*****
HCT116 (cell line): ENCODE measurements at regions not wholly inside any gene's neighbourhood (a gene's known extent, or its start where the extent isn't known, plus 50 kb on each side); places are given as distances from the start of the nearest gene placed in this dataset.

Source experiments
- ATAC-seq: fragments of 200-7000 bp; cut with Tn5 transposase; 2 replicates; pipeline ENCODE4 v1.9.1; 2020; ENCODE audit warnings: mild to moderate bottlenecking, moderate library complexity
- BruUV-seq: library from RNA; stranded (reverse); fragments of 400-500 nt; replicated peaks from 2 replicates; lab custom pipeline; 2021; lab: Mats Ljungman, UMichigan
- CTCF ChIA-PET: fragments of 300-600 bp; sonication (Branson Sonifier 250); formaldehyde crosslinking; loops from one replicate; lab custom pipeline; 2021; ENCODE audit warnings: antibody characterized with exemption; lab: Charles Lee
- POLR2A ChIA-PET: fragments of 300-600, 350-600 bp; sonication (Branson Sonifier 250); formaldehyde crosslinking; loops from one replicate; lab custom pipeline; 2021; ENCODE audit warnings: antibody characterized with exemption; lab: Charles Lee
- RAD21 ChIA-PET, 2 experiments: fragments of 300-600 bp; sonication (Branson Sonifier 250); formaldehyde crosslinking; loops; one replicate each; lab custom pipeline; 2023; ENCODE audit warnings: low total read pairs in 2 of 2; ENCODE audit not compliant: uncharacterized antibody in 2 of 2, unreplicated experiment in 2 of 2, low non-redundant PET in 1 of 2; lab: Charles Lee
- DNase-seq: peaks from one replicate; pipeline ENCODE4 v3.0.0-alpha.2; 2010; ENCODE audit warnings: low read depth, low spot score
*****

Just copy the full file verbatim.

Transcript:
HCT116 (cell line): ENCODE measurements at regions not wholly inside any gene's neighbourhood (a gene's known extent, or its start where the extent isn't known, plus 50 kb on each side); places are given as distances from the start of the nearest gene placed in this dataset.

Source experiments
- ATAC-seq: fragments of 200-7000 bp; cut with Tn5 transposase; 2 replicates; pipeline ENCODE4 v1.9.1; 2020; ENCODE audit warnings: mild to moderate bottlenecking, moderate library complexity
- BruUV-seq: library from RNA; stranded (reverse); fragments of 400-500 nt; replicated peaks from 2 replicates; lab custom pipeline; 2021; lab: Mats Ljungman, UMichigan
- CTCF ChIA-PET: fragments of 300-600 bp; sonication (Branson Sonifier 250); formaldehyde crosslinking; loops from one replicate; lab custom pipeline; 2021; ENCODE audit warnings: antibody characterized with exemption; lab: Charles Lee
- POLR2A ChIA-PET: fragments of 300-600, 350-600 bp; sonication (Branson Sonifier 250); formaldehyde crosslinking; loops from one replicate; lab custom pipeline; 2021; ENCODE audit warnings: antibody characterized with exemption; lab: Charles Lee
- RAD21 ChIA-PET, 2 experiments: fragments of 300-600 bp; sonication (Branson Sonifier 250); formaldehyde crosslinking; loops; one replicate each; lab custom pipeline; 2023; ENCODE audit warnings: low total read pairs in 2 of 2; ENCODE audit not compliant: uncharacterized antibody in 2 of 2, unreplicated experiment in 2 of 2, low non-redundant PET in 1 of 2; lab: Charles Lee
- DNase-seq: peaks from one replicate; pipeline ENCODE4 v3.0.0-alpha.2; 2010; ENCODE audit warnings: low read depth, low spot score